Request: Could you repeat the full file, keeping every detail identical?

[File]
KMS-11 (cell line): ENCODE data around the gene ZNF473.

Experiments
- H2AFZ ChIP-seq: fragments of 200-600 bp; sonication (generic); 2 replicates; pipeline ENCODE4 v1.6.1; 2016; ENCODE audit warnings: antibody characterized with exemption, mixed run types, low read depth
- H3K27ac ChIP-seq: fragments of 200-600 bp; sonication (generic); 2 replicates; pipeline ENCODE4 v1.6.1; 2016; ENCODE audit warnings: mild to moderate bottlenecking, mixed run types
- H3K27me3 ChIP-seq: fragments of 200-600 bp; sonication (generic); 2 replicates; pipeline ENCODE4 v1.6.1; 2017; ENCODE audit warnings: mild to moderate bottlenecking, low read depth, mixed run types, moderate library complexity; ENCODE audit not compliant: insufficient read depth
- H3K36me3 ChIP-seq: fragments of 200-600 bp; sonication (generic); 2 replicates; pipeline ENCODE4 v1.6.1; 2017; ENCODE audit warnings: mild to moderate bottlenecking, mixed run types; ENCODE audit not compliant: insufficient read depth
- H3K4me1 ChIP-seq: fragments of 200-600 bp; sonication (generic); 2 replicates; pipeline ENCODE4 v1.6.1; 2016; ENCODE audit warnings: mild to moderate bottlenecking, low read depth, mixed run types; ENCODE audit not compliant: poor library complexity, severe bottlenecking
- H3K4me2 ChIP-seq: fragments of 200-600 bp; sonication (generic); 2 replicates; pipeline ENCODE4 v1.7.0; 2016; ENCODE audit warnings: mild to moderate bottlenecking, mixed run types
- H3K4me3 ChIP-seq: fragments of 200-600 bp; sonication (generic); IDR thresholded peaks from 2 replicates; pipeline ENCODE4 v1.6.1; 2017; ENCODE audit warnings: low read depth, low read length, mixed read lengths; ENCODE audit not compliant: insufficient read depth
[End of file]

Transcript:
KMS-11 (cell line): ENCODE data around the gene ZNF473.

Experiments
- H2AFZ ChIP-seq: fragments of 200-600 bp; sonication (generic); 2 replicates; pipeline ENCODE4 v1.6.1; 2016; ENCODE audit warnings: antibody characterized with exemption, mixed run types, low read depth
- H3K27ac ChIP-seq: fragments of 200-600 bp; sonication (generic); 2 replicates; pipeline ENCODE4 v1.6.1; 2016; ENCODE audit warnings: mild to moderate bottlenecking, mixed run types
- H3K27me3 ChIP-seq: fragments of 200-600 bp; sonication (generic); 2 replicates; pipeline ENCODE4 v1.6.1; 2017; ENCODE audit warnings: mild to moderate bottlenecking, low read depth, mixed run types, moderate library complexity; ENCODE audit not compliant: insufficient read depth
- H3K36me3 ChIP-seq: fragments of 200-600 bp; sonication (generic); 2 replicates; pipeline ENCODE4 v1.6.1; 2017; ENCODE audit warnings: mild to moderate bottlenecking, mixed run types; ENCODE audit not compliant: insufficient read depth
- H3K4me1 ChIP-seq: fragments of 200-600 bp; sonication (generic); 2 replicates; pipeline ENCODE4 v1.6.1; 2016; ENCODE audit warnings: mild to moderate bottlenecking, low read depth, mixed run types; ENCODE audit not compliant: poor library complexity, severe bottlenecking
- H3K4me2 ChIP-seq: fragments of 200-600 bp; sonication (generic); 2 replicates; pipeline ENCODE4 v1.7.0; 2016; ENCODE audit warnings: mild to moderate bottlenecking, mixed run types
- H3K4me3 ChIP-seq: fragments of 200-600 bp; sonication (generic); IDR thresholded peaks from 2 replicates; pipeline ENCODE4 v1.6.1; 2017; ENCODE audit warnings: low read depth, low read length, mixed read lengths; ENCODE audit not compliant: insufficient read depth